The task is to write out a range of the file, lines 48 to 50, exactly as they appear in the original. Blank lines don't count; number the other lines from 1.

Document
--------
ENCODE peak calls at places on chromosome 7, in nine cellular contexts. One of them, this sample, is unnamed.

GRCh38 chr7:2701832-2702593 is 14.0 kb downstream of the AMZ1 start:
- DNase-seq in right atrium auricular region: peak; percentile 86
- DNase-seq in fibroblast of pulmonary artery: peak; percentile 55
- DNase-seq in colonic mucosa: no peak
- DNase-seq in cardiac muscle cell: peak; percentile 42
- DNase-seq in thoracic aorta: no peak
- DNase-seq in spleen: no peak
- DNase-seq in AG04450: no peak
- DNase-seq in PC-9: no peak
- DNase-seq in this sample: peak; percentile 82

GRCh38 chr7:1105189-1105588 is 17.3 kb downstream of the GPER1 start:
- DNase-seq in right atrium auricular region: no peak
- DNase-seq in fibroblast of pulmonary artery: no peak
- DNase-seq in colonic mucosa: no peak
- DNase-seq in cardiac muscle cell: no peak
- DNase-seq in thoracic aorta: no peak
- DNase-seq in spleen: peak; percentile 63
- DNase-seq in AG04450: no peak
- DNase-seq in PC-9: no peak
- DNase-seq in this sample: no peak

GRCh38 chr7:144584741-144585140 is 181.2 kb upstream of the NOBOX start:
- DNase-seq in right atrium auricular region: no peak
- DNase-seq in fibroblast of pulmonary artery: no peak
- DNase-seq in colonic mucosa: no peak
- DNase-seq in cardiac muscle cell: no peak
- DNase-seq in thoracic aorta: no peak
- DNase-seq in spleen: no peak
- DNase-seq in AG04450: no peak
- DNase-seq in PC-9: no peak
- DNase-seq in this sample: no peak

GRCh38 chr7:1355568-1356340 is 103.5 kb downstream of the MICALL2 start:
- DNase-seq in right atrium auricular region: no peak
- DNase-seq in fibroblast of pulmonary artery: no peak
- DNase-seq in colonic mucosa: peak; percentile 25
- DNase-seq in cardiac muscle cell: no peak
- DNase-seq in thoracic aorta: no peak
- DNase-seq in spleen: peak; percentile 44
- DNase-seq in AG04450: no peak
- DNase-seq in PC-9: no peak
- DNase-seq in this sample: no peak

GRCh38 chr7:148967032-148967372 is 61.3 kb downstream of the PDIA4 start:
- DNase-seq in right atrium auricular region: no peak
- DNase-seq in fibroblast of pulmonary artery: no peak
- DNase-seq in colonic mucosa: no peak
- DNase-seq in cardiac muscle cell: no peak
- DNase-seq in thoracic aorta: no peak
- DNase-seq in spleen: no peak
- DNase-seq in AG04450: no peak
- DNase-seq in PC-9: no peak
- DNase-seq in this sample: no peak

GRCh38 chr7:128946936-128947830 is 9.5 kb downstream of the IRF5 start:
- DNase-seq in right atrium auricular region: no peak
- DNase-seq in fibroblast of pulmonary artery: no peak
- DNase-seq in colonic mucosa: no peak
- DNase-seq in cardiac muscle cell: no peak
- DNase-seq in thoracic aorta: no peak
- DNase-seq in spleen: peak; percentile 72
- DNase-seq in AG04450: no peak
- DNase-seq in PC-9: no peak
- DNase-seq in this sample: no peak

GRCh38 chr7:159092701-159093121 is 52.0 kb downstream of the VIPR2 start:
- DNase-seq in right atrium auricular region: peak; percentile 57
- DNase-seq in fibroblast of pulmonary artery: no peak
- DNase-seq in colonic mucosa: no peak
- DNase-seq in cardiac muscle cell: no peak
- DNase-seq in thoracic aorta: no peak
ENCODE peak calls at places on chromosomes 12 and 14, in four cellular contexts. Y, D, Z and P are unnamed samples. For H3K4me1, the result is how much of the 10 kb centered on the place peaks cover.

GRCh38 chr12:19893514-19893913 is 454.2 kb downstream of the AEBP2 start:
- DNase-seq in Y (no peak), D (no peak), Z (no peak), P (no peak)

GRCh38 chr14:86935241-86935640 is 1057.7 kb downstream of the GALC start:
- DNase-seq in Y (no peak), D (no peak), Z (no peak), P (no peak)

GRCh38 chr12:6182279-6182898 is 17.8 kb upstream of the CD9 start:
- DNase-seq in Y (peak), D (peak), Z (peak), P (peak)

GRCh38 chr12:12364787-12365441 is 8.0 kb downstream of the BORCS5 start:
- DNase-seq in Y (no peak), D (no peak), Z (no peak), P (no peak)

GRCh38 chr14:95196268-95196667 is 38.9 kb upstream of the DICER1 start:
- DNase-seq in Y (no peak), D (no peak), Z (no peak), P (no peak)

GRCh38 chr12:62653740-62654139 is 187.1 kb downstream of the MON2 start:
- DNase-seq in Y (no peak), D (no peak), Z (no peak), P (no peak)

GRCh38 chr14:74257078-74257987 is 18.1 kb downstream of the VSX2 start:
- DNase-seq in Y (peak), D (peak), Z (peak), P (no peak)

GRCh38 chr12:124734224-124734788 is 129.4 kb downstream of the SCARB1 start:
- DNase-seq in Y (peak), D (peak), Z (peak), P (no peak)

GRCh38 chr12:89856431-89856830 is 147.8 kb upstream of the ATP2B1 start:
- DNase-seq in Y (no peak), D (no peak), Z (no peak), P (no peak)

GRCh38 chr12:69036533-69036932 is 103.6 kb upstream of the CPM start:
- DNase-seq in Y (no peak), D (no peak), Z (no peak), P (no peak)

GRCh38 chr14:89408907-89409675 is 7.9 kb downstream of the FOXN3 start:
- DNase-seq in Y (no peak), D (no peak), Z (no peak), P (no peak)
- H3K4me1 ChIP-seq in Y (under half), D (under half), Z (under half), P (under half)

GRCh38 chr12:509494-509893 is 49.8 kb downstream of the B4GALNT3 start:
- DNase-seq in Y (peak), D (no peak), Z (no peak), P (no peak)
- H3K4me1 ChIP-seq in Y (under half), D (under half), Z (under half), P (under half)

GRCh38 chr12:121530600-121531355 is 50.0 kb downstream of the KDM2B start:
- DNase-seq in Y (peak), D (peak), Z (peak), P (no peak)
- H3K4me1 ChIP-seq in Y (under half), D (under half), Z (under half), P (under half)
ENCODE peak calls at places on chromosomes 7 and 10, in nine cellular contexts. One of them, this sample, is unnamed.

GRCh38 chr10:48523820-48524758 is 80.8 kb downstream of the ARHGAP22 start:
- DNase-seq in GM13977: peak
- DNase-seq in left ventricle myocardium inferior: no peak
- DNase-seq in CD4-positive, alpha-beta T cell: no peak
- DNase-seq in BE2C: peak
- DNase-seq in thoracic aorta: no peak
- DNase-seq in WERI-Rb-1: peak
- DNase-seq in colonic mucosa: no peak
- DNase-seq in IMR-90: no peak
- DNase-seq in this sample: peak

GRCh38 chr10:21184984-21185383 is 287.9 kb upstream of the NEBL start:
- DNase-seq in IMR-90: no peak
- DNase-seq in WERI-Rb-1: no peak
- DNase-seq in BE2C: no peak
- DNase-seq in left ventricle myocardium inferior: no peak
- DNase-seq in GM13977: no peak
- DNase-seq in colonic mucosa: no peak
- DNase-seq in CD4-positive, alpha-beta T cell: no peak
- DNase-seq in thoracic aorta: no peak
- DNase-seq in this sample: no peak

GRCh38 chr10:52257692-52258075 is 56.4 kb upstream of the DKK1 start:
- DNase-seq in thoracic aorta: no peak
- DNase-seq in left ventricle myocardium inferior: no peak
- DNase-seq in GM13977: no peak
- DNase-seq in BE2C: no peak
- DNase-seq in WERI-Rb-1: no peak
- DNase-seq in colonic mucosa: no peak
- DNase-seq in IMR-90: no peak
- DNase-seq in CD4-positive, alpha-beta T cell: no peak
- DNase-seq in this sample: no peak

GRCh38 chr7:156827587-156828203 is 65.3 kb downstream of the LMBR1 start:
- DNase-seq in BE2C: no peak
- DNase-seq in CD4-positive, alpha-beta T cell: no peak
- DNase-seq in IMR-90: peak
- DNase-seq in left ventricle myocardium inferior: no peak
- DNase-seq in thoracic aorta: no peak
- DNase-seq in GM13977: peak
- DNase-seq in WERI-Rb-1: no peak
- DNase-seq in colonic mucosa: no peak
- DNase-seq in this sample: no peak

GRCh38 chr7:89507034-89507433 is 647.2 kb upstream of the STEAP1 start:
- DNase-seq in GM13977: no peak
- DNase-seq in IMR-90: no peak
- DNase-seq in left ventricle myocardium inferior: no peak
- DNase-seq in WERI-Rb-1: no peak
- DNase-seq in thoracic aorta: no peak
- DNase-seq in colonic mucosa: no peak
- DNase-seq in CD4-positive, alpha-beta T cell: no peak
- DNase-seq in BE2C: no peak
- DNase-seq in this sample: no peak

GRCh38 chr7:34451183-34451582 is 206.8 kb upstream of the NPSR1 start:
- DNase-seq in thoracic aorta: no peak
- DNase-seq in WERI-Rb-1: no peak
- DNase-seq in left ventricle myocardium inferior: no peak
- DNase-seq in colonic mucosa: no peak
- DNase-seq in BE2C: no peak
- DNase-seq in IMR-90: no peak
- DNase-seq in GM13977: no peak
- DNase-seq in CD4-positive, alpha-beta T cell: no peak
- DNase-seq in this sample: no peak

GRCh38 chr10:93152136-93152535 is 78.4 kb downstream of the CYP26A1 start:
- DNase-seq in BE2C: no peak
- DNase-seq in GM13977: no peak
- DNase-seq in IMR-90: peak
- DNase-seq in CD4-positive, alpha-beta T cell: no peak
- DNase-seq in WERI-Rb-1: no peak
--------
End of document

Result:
- DNase-seq in spleen: no peak
- DNase-seq in AG04450: no peak
- DNase-seq in PC-9: no peak